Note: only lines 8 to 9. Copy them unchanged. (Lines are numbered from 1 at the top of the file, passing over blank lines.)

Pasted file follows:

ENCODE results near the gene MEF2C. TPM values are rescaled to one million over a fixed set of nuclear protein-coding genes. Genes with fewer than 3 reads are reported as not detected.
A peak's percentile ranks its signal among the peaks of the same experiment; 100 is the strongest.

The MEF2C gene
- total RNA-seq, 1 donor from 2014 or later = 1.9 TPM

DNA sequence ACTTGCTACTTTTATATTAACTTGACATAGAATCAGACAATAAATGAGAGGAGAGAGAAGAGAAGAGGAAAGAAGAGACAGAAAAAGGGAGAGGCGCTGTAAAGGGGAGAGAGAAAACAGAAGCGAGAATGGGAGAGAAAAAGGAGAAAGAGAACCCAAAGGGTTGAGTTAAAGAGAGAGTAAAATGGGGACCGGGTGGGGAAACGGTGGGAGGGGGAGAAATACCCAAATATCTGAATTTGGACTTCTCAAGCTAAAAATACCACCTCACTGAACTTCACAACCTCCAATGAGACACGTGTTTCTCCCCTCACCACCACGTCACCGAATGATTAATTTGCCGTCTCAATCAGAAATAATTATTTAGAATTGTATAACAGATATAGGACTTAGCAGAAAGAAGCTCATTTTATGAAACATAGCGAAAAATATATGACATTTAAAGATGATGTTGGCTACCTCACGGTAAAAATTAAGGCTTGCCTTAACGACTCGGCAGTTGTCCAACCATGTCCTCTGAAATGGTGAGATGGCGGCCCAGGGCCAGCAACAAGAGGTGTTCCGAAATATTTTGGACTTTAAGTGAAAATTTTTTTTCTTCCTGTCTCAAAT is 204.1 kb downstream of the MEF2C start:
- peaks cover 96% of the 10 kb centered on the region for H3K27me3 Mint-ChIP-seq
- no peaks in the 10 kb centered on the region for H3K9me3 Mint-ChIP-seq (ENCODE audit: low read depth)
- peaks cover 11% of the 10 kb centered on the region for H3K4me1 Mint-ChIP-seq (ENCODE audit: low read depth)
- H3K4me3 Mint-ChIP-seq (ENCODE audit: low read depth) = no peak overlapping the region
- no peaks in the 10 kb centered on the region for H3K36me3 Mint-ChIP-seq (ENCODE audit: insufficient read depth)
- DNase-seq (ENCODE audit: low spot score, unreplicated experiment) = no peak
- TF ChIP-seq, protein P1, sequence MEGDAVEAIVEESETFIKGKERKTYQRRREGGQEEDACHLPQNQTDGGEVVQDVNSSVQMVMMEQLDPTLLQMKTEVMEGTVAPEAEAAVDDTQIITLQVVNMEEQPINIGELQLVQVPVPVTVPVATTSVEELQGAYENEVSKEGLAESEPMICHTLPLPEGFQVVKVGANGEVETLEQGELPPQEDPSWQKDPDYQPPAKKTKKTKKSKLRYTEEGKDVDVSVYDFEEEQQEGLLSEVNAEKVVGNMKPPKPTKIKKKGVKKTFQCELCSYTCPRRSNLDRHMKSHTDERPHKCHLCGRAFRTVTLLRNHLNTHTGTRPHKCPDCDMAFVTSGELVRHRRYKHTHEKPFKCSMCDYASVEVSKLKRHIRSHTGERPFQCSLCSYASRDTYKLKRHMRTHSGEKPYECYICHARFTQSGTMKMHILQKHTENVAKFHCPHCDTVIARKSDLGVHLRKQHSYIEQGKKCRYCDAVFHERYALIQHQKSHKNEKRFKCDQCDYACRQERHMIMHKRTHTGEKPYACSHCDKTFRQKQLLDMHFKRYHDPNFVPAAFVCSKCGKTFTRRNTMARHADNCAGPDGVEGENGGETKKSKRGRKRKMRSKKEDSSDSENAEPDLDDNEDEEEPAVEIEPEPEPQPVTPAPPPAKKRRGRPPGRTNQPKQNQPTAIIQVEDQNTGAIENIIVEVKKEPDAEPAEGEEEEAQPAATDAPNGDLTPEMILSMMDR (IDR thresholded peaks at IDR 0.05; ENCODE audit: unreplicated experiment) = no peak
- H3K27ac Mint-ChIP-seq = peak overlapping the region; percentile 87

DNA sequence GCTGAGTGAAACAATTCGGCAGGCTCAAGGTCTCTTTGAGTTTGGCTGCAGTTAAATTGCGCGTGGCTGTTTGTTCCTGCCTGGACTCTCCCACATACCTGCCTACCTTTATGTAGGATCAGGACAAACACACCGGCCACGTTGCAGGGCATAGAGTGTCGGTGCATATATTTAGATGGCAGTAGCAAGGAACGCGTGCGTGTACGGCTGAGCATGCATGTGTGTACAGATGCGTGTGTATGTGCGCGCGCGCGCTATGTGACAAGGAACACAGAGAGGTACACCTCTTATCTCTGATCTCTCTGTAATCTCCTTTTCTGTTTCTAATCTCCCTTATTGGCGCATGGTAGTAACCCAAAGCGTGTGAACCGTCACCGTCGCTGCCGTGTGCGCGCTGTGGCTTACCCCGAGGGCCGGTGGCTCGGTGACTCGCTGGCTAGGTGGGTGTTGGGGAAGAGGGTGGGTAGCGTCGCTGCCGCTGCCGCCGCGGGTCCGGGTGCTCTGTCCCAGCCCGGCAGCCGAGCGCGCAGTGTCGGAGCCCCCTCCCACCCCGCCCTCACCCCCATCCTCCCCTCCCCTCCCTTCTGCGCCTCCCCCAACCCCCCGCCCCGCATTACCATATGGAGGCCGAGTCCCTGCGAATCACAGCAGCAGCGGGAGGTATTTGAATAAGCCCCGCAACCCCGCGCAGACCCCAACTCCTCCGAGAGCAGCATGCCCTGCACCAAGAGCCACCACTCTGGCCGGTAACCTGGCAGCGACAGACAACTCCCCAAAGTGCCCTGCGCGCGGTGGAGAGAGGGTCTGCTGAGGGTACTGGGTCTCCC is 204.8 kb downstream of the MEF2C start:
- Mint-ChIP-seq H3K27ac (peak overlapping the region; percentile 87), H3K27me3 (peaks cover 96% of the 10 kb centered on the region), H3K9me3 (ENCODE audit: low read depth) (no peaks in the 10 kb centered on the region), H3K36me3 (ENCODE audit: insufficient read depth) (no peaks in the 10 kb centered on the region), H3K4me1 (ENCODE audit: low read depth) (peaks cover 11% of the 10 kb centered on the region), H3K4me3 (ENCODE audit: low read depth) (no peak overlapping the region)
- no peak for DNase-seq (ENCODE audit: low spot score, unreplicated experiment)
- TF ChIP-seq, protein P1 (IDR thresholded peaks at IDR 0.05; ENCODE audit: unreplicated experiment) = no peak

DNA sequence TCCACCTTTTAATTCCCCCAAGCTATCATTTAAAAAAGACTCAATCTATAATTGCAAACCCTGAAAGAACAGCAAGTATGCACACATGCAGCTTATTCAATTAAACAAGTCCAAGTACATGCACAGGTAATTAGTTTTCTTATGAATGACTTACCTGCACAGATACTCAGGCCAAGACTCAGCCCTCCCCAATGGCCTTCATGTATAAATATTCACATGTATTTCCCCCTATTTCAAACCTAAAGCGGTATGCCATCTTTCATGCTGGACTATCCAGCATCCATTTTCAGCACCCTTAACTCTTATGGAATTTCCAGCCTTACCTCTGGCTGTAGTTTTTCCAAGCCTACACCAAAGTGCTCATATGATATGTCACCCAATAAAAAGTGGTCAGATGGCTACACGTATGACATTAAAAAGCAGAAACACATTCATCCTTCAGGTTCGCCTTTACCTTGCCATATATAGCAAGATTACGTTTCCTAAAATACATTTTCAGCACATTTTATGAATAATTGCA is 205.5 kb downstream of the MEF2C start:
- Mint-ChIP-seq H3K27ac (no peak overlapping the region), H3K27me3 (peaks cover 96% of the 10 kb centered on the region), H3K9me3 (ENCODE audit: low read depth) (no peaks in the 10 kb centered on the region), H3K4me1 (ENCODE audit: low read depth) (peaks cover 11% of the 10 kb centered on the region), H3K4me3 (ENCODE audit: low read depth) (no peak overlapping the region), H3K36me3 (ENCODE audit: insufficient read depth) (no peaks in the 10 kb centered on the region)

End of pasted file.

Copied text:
- peaks cover 11% of the 10 kb centered on the region for H3K4me1 Mint-ChIP-seq (ENCODE audit: low read depth)
- H3K4me3 Mint-ChIP-seq (ENCODE audit: low read depth) = no peak overlapping the region